Do we trust God and His ways to rescue us? When we stoop to the style and methods of Limbaugh or Levin, we are not courageous Christians but carnal conservatives. Surely these men are not our heroes. Occasionally when driving I will tune into one of these notable bloviators and try to listen. I am amazed at how redundant they all are and how little of substance is actually said in the span of an hour. Certainly many of these radio personalities are capable of more substance (as they may demonstrate in a monologue or in writing), so I am not questioning their intelligence; but when they are entertaining their listeners, they fall prey to doing what most entertainers do—pleasing their primary audience. However, these entertainers whose guiding principle is to please men are not servants of Christ (Gal. 1:10), so we should not be surprised that their methods are not Christ-like, and we should not imitate them.

We must continue to resist the spiritual and moral degradation that our country is going through in the hopes that our nation will become ripe for repentance rather than judgment. We are not ignorant of Satan’s devices that he is effectively using to soften our revulsion toward homosexuality as he has already done with our more tolerant attitudes toward the heterosexual sins of fornication, divorce, and remarriage. However, we also know that his devices include inciting zealots to take up carnal methods and weapons to have us bite and devour one another in the name of truth, justice, and the American way. Instead our response needs to be with grace and truth in the spirit of Jesus Christ.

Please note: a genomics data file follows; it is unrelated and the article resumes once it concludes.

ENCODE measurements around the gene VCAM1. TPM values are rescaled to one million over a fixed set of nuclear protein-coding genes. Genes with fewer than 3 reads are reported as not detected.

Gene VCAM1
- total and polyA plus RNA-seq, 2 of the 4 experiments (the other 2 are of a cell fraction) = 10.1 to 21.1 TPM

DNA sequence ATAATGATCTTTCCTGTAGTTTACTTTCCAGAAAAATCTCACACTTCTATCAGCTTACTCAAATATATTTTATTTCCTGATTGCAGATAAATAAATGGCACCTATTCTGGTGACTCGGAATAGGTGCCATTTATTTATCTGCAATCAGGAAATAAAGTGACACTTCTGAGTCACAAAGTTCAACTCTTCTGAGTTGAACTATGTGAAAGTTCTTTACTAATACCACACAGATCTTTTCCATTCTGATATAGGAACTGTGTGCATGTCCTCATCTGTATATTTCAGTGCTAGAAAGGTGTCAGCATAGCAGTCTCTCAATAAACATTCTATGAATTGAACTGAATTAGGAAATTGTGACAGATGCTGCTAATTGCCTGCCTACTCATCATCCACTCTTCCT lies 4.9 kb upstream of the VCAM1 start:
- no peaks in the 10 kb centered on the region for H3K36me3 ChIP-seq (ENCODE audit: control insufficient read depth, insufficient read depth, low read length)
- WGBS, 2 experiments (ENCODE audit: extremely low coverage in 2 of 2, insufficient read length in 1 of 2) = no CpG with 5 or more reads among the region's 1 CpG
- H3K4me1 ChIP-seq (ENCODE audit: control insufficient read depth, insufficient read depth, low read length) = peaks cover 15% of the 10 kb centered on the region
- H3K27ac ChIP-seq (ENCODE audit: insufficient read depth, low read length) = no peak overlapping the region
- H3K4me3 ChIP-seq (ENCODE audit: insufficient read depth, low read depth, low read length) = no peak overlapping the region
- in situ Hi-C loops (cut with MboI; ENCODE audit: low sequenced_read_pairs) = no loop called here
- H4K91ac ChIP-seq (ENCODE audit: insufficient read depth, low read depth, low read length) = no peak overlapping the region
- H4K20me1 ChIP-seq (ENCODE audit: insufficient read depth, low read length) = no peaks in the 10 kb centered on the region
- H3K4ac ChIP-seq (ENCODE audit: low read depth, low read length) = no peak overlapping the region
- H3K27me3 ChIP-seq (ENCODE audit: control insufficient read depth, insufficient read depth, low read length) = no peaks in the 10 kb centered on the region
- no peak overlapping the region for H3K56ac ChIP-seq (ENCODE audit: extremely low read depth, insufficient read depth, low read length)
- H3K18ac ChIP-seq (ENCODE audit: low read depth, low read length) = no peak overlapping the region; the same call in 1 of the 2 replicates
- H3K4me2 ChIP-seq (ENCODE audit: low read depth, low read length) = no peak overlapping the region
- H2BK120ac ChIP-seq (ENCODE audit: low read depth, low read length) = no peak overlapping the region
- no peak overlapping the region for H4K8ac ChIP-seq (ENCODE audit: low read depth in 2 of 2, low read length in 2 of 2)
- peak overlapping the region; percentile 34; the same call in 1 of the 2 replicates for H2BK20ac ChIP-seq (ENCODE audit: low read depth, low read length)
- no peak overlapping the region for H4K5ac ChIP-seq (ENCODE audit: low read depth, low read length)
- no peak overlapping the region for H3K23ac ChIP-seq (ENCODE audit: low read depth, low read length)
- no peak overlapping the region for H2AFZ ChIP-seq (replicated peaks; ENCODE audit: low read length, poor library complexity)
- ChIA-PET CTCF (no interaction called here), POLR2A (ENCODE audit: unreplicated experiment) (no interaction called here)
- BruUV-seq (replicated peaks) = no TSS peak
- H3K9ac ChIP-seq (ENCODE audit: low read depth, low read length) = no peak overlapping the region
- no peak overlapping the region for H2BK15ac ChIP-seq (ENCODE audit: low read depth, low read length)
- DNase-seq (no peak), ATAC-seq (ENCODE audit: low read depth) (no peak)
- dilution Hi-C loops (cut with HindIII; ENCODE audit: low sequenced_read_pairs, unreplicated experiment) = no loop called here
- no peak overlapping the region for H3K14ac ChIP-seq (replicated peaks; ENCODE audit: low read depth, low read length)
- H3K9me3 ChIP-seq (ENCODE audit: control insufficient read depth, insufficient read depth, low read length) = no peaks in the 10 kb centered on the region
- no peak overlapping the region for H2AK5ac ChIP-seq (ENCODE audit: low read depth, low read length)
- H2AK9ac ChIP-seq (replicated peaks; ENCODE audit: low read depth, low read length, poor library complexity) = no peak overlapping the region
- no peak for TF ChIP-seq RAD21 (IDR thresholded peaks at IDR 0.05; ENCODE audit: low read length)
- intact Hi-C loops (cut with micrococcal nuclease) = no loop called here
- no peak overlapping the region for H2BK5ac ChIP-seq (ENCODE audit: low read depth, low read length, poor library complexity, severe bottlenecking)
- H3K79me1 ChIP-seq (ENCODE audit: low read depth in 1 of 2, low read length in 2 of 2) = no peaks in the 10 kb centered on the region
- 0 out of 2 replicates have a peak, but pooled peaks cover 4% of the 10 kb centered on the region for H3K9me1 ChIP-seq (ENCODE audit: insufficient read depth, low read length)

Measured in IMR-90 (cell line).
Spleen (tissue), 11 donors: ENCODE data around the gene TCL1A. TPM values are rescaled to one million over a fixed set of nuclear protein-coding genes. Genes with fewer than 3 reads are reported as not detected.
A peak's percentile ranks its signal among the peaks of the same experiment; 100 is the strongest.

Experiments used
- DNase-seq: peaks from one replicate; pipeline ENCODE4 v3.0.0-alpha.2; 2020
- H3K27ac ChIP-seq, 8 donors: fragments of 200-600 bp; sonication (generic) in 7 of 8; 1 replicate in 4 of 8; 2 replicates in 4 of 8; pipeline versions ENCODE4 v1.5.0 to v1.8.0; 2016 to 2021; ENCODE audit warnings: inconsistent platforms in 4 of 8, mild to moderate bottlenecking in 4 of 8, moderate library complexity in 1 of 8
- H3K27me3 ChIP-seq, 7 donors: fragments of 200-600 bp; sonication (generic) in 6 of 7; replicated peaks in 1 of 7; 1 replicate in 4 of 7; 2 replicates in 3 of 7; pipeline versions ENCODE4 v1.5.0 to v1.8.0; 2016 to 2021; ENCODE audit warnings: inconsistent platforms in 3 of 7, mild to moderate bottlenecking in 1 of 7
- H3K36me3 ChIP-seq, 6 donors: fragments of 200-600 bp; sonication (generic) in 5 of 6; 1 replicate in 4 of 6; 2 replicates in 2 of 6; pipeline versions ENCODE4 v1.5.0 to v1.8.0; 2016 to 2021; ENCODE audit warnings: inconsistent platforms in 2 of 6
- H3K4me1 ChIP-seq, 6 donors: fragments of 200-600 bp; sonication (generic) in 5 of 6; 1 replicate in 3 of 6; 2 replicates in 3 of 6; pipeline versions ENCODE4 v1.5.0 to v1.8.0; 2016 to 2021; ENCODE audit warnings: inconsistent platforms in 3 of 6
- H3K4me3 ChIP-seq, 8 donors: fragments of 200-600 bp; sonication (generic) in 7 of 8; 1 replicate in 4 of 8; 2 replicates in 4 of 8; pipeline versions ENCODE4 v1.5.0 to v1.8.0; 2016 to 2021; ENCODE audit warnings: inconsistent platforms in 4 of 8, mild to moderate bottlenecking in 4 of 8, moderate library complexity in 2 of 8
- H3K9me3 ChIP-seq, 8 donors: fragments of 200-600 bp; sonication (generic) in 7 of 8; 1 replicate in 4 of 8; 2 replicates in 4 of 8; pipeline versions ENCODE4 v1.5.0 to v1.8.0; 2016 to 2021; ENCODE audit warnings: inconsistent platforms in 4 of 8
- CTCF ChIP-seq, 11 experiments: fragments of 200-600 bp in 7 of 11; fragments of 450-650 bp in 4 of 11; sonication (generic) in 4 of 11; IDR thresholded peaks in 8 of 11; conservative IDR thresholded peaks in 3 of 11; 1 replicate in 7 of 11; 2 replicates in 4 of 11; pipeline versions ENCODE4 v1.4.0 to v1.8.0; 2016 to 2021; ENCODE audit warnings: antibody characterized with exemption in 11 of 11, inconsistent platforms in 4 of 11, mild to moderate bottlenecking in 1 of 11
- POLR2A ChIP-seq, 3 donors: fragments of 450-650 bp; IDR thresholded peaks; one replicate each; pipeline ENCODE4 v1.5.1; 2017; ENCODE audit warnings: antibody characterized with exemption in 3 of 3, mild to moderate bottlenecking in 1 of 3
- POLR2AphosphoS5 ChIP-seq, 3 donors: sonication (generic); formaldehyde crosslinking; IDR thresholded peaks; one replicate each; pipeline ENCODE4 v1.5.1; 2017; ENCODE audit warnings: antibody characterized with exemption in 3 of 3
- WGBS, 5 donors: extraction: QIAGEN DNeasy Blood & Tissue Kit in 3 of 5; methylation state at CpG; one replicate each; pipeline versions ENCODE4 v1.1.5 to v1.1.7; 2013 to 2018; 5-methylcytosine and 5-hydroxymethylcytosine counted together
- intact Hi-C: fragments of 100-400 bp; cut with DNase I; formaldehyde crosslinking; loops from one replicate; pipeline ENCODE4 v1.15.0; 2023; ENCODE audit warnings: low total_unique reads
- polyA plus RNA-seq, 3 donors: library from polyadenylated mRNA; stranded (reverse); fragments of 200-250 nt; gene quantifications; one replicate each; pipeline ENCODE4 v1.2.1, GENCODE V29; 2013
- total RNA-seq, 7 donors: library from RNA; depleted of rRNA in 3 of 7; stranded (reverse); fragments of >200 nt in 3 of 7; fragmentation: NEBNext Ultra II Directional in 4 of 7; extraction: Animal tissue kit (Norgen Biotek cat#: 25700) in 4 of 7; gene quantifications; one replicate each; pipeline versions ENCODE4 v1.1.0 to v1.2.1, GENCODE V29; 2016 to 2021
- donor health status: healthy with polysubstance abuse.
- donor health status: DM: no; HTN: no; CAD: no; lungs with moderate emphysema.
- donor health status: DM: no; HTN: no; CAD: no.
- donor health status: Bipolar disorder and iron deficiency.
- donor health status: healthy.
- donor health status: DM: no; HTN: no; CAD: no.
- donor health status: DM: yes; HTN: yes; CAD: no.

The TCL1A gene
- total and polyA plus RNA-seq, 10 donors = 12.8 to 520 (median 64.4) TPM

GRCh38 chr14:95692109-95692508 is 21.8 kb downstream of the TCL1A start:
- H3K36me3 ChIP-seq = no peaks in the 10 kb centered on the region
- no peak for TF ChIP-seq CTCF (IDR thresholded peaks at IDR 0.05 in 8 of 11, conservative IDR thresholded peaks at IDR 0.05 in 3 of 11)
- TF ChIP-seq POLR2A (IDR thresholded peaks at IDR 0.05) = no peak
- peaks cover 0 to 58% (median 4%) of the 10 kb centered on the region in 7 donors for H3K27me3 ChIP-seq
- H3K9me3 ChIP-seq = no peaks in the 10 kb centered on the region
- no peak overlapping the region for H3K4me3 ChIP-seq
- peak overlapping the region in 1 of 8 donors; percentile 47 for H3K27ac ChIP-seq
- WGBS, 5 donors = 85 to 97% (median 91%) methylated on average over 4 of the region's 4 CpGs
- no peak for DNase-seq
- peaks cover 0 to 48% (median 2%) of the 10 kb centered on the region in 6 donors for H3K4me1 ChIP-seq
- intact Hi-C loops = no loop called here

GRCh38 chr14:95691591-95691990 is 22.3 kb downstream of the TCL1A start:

In offering the peace that only Christ can bring to warring factions of conservatives and liberals, Christians may suffer attacks from all sides; but let us glorify God in these matters (1 Pet. 4:16) rather than ourselves, our traditions, our country, or our political party.
323 E. Indiana Avenue, Pontiac, Illinois 61764